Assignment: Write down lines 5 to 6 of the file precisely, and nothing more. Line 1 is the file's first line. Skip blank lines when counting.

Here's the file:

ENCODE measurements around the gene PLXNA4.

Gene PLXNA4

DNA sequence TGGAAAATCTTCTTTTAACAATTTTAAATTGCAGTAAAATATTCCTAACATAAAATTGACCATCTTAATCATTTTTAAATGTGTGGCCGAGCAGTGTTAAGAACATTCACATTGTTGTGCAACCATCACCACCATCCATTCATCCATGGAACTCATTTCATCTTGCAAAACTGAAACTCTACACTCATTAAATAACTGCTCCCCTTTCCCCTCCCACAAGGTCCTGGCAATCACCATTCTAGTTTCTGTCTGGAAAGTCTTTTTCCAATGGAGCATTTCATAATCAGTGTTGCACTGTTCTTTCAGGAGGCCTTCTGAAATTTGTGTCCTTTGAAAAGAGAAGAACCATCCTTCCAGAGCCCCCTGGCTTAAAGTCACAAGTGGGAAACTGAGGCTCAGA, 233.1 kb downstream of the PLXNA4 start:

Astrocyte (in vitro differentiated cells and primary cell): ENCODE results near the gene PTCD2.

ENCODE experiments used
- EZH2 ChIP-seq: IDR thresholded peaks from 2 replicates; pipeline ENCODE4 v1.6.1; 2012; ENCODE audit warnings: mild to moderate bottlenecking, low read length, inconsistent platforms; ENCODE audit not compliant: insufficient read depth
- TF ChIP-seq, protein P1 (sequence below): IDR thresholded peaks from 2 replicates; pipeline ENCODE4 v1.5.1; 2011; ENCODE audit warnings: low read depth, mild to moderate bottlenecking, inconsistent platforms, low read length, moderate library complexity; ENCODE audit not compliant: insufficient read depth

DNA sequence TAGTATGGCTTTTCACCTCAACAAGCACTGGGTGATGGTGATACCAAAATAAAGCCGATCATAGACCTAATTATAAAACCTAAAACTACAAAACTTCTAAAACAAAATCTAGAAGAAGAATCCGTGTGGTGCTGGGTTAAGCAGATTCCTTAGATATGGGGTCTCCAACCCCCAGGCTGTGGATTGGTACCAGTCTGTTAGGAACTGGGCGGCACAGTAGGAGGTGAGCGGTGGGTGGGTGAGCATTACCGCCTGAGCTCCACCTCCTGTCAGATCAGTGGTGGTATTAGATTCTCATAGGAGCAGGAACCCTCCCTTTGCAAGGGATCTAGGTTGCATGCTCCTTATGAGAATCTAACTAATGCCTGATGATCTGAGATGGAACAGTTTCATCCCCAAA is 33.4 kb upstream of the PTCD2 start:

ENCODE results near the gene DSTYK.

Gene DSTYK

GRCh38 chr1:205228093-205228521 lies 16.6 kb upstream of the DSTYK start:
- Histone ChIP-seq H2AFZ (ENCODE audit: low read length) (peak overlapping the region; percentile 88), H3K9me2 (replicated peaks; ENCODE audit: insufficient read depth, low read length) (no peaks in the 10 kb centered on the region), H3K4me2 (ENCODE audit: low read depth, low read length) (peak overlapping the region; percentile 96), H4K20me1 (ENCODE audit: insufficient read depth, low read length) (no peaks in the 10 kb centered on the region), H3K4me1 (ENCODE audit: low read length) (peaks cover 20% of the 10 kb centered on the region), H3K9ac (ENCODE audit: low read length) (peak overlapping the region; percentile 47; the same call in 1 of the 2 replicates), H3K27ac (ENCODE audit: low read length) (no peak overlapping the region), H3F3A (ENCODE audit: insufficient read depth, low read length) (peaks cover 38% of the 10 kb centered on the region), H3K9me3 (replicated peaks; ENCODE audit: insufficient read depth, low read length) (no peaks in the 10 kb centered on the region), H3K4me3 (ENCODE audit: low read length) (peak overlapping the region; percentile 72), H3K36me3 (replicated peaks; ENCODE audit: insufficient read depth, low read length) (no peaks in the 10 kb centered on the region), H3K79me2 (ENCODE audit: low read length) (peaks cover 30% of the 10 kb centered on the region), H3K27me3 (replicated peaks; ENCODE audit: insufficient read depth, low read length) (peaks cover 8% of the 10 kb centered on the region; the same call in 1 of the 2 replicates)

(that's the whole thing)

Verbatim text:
ENCODE experiments used
- EZH2 ChIP-seq: IDR thresholded peaks from 2 replicates; pipeline ENCODE4 v1.6.1; 2012; ENCODE audit warnings: mild to moderate bottlenecking, low read length, inconsistent platforms; ENCODE audit not compliant: insufficient read depth